add angle-downbadge calendarcard check-circle-ocheck clockemail envelope-oexclamation-circleexternal-link-squareexternal-linkfacebook-squarefacebook fighting-extinction flag-checkeredgift green-check info-circleinstagram-squareinstagram linkedin lock logo-healesville-inverse Healesville Sanctuary logoCreated with Sketch. logo-melbourne-inverse Melbourne Zoo logoCreated with Sketch. logo-werribee-inverse Werribee Zoo logo CopyCreated with Sketch. logo-zv-icons logo-zv-inverse logo-zv mime-pdf minus-boulderminus-circlepencilphone pinterest plus-boulderplus-circleremove tick timestwitter-squaretwitter vic-gov youtube
Werribee Open Range Zoo


The Blackbuck (also known as the Indian Antelope) is one of the smallest and fastest members of the antelope family. The male stands approximately 80 centimetres at the shoulder, while the females are smaller. It is easy to spot the male in the herd as they are much darker than the yellowish-fawn coloured females. The chocolate brown to black males also have long, spiralled horns while the females do not have horns at all. Both males and females have bright white underbellies, inner legs and white rings around their eyes.

Found in herds of 5 to 50 individuals, Blackbuck were once widespread and found across almost all of the Indian subcontinent. Their range decreased sharply during the 20th century and they are now extinct in Bangladesh, Nepal and Pakistan. The main threats include destruction of habitat as a result of human population growth, competition with increasing numbers of domestic livestock, hunting and economic development. Despite being fully protected by law in India, the Blackbuck is still sometimes hunted illegally. As a result of these threats, the Blackbuck is listed as Near Threatened by the International Union for Conservation of nature (IUCN).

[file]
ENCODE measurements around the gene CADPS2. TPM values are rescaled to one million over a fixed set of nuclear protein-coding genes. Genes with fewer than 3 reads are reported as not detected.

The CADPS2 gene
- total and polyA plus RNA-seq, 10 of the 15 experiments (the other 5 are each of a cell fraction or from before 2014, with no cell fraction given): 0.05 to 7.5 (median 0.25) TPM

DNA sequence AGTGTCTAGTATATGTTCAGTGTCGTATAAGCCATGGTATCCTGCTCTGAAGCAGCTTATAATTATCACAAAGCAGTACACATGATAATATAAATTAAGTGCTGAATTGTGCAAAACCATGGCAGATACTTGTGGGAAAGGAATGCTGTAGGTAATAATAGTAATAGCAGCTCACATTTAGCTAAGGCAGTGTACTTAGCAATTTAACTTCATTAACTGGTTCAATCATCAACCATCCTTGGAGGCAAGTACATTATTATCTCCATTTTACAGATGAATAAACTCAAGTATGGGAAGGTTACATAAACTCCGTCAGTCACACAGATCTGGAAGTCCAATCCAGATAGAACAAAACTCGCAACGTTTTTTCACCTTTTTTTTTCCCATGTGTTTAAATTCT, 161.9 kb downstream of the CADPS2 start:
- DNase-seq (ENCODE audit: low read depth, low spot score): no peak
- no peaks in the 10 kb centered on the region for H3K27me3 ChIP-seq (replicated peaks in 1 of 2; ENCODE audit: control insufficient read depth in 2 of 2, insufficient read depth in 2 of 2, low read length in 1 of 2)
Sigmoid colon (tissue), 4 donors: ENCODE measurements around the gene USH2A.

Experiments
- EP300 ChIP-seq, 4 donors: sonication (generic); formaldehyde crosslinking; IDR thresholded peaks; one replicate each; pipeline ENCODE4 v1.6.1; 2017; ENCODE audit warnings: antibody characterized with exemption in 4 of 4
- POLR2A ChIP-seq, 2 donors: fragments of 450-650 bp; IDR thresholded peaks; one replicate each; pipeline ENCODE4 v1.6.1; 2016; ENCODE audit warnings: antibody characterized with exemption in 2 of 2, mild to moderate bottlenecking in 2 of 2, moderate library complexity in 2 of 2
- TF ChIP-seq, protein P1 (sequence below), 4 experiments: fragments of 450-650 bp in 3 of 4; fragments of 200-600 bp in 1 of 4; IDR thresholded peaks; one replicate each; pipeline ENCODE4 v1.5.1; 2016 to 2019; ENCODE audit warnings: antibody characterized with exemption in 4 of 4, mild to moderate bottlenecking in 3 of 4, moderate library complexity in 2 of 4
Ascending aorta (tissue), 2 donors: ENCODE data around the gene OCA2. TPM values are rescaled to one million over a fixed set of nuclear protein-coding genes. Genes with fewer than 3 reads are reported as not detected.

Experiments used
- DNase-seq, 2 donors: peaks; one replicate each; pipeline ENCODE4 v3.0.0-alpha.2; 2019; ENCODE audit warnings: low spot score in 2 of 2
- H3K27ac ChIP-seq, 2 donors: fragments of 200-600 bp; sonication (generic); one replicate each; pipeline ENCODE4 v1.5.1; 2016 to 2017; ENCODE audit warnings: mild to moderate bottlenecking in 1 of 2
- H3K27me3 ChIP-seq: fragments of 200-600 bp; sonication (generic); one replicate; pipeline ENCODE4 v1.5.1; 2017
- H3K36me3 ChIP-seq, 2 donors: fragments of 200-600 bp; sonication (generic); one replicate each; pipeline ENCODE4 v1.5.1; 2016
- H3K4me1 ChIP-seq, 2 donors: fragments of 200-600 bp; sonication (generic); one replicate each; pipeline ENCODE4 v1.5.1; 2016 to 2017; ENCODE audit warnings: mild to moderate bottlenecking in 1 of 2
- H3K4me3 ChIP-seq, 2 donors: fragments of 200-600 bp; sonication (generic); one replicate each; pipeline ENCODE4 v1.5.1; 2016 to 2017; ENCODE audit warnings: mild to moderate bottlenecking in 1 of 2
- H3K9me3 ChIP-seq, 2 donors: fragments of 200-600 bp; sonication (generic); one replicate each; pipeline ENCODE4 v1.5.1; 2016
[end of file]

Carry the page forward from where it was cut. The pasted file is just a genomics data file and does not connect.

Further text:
Blackbuck are primarily grazers, inhabiting grassland and lightly forested areas and are diurnal (active mainly during the day). They require water every day, so need to live in areas with fresh water bodies. Herds tend to create their own territory, only moving on when food or water becomes scarce. 

Blackbuck calves

Blackbuck birth

Werribee Open Range Zoo has welcomed two new arrivals to the Blackbuck herd, with male calf Bada Din born on 25 December and female calf, Carrie born on 27 December.

1 February 2017
  • Blackbuck are one of the fastest antelope species, reaching speeds of up to 80 kilometres per hour.
  • The Blackbuck is the only surviving species of the genus ‘Antilope’. Their ancestors (including the Antilope intermediusAntilope subtorta, and Antilope planicornis) are all extinct.
  •  Blackbuck’s horns can grow up to 70cm in length, which is very impressive considering their shoulder height averages 74-84cm!
  • The female Blackbuck gives birth to a single calf after a gestation of six months. Like many antelope species, the young remains hidden in vegetation for the first few weeks of its life with the mother returning periodically so it can suckle.